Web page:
Some quick facts on the dispute between Western Stevedoring (WS) and Pacific Industrial Marine (PIM), and CERCA:

  • Neither the Chair nor any member of the CERCA board receive any recompense for their volunteer roles with CERCA, other than satisfaction from their efforts to restore the environmental integrity of the estuary. The articles I am about to address denigrate that satisfaction.
  • We (CERCA) understand the position taken by WS/PIM and their desire to continue making a profit, but we disagree with their methods and the risks they pose to the estuary, especially following any ‘re-zoning’.
  • The lease under which WS/PIM have been operating was originally approved specifically for the shipping of forestry products from the terminal. This means that any other industrial activity (such as PIM does) may be a violation of the lease agreement.
  • The ‘sub-lease’ provided to PIM under Lease 103107 has been illegal from the day it was issued. Lease 103107 directs that any sub-lease needs to be registered with the Department of Lands on approval by the Cowichan Estuary Environmental Management Committee (CEEMC).
  • PIM has erected several structures without any building permit as required by CVRD by-laws, such as the extension of the welding shop that tripled in size, the two white tents, etc.
  • We have been informed by the CVRD that neither WS nor PIM pay any property taxes to CVRD; hence, no direct benefit to Cowichan Valley.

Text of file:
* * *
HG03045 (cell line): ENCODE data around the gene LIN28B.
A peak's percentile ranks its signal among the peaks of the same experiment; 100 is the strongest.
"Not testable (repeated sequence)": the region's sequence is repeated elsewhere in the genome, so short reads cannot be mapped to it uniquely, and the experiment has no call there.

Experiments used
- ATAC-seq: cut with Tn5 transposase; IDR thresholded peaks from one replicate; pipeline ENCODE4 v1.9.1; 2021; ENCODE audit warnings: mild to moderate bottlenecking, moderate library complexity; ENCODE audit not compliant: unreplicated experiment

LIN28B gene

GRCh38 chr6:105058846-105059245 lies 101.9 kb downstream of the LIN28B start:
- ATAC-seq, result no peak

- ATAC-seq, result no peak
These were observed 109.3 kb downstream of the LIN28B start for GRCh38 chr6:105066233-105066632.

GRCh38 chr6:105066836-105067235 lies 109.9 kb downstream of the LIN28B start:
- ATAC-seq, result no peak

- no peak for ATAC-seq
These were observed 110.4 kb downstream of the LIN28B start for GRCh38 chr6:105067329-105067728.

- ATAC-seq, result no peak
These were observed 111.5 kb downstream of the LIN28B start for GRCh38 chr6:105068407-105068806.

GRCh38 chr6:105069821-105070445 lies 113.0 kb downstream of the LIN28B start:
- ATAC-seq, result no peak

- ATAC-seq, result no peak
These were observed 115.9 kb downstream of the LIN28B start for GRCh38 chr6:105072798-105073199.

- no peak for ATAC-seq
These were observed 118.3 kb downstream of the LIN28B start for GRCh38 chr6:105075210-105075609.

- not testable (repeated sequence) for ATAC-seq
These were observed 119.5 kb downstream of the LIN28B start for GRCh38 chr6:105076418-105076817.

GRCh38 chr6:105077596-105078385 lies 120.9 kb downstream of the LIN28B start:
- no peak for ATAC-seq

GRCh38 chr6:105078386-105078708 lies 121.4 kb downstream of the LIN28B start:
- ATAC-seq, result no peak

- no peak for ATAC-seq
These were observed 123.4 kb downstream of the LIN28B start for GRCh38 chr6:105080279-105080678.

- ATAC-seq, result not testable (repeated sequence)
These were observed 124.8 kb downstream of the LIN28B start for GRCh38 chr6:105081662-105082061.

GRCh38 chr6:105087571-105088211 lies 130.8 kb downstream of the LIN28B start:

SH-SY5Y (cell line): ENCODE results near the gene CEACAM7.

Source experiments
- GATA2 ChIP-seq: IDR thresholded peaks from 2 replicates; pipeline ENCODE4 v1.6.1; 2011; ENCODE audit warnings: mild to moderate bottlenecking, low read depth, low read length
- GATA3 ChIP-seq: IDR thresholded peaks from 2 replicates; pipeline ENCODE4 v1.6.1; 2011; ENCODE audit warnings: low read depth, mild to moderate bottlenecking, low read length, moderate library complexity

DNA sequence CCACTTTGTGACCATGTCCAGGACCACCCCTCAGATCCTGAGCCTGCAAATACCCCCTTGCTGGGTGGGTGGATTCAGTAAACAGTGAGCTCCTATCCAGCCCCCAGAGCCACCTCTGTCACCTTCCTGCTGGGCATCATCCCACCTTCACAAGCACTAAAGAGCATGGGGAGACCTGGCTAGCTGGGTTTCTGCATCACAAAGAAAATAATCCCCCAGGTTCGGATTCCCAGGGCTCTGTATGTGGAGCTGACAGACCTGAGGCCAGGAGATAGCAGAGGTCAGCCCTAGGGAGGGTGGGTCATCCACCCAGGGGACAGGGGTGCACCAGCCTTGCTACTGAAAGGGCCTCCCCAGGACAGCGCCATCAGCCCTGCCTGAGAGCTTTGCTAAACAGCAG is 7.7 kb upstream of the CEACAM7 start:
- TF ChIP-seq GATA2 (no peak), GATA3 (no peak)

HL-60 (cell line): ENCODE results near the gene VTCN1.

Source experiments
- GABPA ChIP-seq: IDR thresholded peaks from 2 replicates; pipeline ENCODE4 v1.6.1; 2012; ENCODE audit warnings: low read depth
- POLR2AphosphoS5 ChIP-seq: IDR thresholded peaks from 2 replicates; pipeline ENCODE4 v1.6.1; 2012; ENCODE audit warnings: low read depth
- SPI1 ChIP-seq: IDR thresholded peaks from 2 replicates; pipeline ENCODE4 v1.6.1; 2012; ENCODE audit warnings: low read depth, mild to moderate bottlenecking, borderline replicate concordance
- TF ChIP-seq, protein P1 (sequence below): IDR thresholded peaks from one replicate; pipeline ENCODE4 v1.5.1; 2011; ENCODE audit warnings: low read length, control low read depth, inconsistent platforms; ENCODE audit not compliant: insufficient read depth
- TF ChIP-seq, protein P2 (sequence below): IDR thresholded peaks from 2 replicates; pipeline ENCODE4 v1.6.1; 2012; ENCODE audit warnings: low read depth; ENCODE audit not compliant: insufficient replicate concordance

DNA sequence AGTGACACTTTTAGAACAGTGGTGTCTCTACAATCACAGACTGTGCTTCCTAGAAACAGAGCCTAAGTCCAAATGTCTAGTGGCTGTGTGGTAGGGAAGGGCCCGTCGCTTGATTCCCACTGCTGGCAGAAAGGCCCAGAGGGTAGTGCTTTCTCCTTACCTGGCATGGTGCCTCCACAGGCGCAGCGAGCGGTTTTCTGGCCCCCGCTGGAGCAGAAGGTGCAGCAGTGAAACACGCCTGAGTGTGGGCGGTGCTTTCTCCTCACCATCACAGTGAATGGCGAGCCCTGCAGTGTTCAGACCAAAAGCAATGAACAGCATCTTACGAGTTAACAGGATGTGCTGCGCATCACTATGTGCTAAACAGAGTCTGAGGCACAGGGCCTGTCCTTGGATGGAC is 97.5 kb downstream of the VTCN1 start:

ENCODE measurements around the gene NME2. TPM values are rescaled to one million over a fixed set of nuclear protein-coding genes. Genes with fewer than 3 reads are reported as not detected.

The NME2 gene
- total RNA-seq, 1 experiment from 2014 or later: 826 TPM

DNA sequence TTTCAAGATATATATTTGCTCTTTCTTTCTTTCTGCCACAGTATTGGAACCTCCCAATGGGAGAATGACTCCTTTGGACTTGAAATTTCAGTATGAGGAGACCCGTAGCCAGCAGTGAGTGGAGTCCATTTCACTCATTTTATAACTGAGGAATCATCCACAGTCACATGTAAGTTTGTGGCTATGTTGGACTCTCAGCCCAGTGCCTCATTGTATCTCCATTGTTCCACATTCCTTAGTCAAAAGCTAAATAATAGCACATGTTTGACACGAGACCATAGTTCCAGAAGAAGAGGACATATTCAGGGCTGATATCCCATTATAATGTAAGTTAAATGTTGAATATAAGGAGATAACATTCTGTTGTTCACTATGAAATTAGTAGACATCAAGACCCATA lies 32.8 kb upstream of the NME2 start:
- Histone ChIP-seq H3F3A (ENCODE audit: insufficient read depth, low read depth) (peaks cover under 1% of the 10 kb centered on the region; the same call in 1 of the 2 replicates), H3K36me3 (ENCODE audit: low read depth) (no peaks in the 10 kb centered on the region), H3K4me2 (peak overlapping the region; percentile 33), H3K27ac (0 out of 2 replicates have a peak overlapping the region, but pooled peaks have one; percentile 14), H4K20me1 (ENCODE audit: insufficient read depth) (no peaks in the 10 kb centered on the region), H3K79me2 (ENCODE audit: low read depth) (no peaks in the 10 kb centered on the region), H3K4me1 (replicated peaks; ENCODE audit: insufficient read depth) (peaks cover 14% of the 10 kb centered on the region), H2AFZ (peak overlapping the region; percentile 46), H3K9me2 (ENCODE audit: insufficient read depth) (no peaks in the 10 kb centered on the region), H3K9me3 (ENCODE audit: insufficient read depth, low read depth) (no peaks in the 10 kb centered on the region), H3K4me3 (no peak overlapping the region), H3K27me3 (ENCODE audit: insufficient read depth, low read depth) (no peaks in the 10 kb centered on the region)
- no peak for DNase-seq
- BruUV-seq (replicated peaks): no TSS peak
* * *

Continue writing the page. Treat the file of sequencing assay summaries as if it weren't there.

• The cost of their land lease is $1.00/year – yes, a single loonie. Would that we all had such cheap land costs.
  • PIM claims to be supporting more than 50 workers at this site (their web site says only 30). In any event, almost all are contract employees, with zero security since they can be hired or fired at will depending on PIM contacts. PIM is not unionized, so that these jobs actually undermine secure and well-paying Union jobs.

I now wish to address, in chronological order, six specific articles and letters published in the Citizen over the last four weeks, directing false allegations against CERCA, especially its Chair Dr. Goetz Schuerholz, a professional ecologist. Each of these articles include one or more deliberate deceptions or outright mistruths that need to be countered.

1) CERCA Campaign to drive away jobs (Robbie James, Western Stevedoring, Mar. 14):

  • James’ opening statement claims that “CERCA recently launched a campaign to drive more than 50 jobs away from the former Westcan Terminal and out of the Cowichan Bay area”. That accusation is a complete fabrication, for nothing that we have done or said justifies it. A formal retraction would be in order, else show the proof.
  • James continues with the deception that “We are actually seeking removal of petroleum terminal and storage facilities as a permitted use”. The original lease agreements, never since modifed, specifically state that such products are not to be stored on the estuary.